“‘The [influence] of agriculture intensification is really an independent problem from greenhouse gas emissions,’ says Ross Alter, lead author of the study, … a meteorologist with the U.S. Army Corps of Engineers,” reports Science. “In fact, Alter says, heavy agriculture likely counteracted rising temperatures regionally that might have otherwise resulted from increasing greenhouse gas emissions. One other place that shows a similar drop in temperatures, he notes, is eastern China, where intensive agriculture is widespread.”
This is the first time researchers have directly compared the influence of greenhouse gas emissions to agricultural activities to account for regional climate changes across the central United States, Nathan Mueller, an earth systems scientist at the University of California, Irvine, told Science.
“It’s important to understand how agricultural activity can have ‘surprisingly strong’ impacts on climate change,” Muller said. “Food production is arguably what we’re more concerned about with climate change, [thus] [i]t’s not just greenhouse gases that we need to be thinking about,” said Mueller, because understanding the complex interaction between agriculture and climate is, and will continue to be, critical to anticipating future climate changes and crop yields.
A recent study in the journal Asian Agricultural Research finds urbanization is the primary factor in the increased amount of precipitation, especially precipitation coming during extreme weather incidents, across China. The study examined “daily torrential rain observations from 659 meteorological stations in China from 1951 to 2010” and found rapid urbanization likely “triggered a significant increase in heavy rains in China.”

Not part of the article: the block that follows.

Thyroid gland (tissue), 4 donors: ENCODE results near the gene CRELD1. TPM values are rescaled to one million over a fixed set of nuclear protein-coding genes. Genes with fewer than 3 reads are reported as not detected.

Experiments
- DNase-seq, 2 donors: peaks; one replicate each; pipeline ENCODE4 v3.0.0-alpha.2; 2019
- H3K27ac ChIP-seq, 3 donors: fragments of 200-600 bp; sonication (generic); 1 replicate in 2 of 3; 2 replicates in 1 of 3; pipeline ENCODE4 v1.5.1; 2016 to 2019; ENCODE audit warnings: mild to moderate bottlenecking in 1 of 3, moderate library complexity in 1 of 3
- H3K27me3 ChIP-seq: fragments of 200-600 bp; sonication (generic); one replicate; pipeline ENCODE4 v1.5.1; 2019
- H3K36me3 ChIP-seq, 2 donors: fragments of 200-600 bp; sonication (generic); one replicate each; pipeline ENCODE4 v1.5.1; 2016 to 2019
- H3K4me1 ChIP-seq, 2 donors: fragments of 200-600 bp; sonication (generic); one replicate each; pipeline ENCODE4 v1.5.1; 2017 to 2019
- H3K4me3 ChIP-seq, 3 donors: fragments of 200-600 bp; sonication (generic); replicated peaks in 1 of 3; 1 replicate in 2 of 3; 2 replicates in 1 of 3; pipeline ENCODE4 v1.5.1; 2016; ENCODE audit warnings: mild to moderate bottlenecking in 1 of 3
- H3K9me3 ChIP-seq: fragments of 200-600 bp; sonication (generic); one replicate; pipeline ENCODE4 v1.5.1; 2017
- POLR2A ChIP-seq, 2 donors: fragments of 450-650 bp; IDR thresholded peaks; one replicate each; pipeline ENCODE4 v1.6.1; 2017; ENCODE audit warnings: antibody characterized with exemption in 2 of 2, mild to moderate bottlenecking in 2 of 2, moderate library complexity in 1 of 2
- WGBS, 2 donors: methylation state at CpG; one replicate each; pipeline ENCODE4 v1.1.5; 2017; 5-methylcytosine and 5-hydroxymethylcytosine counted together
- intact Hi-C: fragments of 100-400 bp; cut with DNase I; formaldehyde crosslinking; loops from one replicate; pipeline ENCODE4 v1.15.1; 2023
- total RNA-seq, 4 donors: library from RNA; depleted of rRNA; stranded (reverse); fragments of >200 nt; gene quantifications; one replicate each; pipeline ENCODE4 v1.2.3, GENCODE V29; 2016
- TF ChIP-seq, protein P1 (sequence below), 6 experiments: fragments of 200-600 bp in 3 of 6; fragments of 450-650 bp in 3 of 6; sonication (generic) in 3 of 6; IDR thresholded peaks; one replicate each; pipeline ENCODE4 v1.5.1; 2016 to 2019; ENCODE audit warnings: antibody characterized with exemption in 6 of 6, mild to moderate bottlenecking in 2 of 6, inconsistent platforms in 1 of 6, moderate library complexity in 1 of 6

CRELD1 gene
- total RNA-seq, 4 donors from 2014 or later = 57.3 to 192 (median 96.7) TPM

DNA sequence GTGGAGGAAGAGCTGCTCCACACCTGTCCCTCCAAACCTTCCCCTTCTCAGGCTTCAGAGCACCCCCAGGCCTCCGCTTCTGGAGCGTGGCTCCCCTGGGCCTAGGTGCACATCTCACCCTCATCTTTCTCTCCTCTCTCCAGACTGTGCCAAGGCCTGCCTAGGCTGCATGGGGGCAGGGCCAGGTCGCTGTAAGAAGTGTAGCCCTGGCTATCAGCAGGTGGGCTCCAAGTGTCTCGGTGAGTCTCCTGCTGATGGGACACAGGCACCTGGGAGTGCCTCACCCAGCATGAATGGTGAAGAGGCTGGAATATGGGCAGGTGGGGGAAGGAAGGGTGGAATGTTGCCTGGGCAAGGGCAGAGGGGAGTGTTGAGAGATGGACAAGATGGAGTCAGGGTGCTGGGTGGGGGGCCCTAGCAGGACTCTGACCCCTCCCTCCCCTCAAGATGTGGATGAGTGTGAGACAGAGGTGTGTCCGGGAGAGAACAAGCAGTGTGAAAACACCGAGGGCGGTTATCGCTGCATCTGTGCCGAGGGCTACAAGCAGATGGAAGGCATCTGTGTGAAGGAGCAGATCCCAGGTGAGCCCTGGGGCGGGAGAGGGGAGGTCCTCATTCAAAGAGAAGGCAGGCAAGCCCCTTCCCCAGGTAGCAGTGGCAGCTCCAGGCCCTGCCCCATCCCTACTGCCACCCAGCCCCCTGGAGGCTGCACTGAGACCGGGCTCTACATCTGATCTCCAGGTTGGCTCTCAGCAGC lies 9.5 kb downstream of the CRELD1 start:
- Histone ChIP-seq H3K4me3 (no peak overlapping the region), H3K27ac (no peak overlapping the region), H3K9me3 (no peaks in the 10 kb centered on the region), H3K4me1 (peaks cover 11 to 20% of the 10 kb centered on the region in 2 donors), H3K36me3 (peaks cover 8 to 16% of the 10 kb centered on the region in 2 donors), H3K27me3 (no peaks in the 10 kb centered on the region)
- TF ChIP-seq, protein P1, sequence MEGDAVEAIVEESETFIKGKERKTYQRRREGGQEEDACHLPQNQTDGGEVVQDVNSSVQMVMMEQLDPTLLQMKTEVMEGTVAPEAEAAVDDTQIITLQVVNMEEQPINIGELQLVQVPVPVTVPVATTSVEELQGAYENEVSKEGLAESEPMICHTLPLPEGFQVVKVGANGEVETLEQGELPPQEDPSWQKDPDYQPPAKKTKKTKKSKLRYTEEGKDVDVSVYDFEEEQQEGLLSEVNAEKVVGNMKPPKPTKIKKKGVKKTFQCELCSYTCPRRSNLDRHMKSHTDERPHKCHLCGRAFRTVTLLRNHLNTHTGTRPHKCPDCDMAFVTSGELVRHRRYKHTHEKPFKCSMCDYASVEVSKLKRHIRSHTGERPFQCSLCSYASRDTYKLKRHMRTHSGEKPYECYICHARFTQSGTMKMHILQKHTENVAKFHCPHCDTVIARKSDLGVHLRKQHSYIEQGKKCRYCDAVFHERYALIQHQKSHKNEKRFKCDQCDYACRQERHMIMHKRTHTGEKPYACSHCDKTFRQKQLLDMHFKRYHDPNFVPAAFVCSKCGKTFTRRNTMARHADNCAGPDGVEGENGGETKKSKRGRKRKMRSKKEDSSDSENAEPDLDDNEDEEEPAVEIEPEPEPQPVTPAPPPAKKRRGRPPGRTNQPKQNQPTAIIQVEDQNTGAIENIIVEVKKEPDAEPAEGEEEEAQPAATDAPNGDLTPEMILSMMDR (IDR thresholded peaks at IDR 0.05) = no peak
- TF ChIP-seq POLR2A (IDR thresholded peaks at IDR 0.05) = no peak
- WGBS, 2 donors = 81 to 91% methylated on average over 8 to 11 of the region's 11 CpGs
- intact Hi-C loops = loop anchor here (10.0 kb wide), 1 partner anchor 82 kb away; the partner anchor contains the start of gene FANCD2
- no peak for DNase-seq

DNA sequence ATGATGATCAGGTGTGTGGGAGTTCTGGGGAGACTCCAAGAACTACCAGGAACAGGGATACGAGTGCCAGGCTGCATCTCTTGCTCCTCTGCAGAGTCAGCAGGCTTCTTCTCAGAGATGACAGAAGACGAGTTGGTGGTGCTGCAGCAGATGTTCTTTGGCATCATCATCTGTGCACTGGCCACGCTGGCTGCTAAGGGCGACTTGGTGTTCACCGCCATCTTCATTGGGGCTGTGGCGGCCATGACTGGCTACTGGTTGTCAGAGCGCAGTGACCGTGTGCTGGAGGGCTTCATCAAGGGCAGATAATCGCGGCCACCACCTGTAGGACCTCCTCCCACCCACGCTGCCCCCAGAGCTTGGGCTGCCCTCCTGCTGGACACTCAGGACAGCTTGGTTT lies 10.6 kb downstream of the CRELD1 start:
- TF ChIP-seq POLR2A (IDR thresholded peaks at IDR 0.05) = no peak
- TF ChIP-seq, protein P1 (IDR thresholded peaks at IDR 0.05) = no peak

“China’s county-level population and annual average of visibility days were significantly correlated with China’s interdecadal heavy rainfall amount, rainy days, and rain intensity,” the study states.
“China’s interdecadal heavy rainfall amount, rainy days, and rain intensity increased significantly, with an increase of 68.71 percent, 60.15 percent, and 11.52 percent, respectively. Rapid urbanization factors, including secondary industry output, urban population ratio, annual average haze days, are likely to be the main causes of the increase in heavy rains in China,” the study concluded, based on the distribution and timing of extreme rainfall events when compared to the distribution and timing of urbanization, attendant densification, and the increase in air pollution from industrialization.
Other, lesser factors influencing extreme precipitation events, based on their less direct correlation to the intensity, number, and pattern of extreme precipitation events, include variable natural climate factors such as the West Pacific Subtropical High, the El Niño Southern Oscillation, the Atlantic Interdecadal Oscillation, and the Antarctic Oscillation. The study’s author concluded climatic factors had only one-third as much effect in driving extreme precipitation events as urbanization.
SOURCE: WuChu (USA – China) Science & Culture Media Corporation (from abstract, article behind paywall)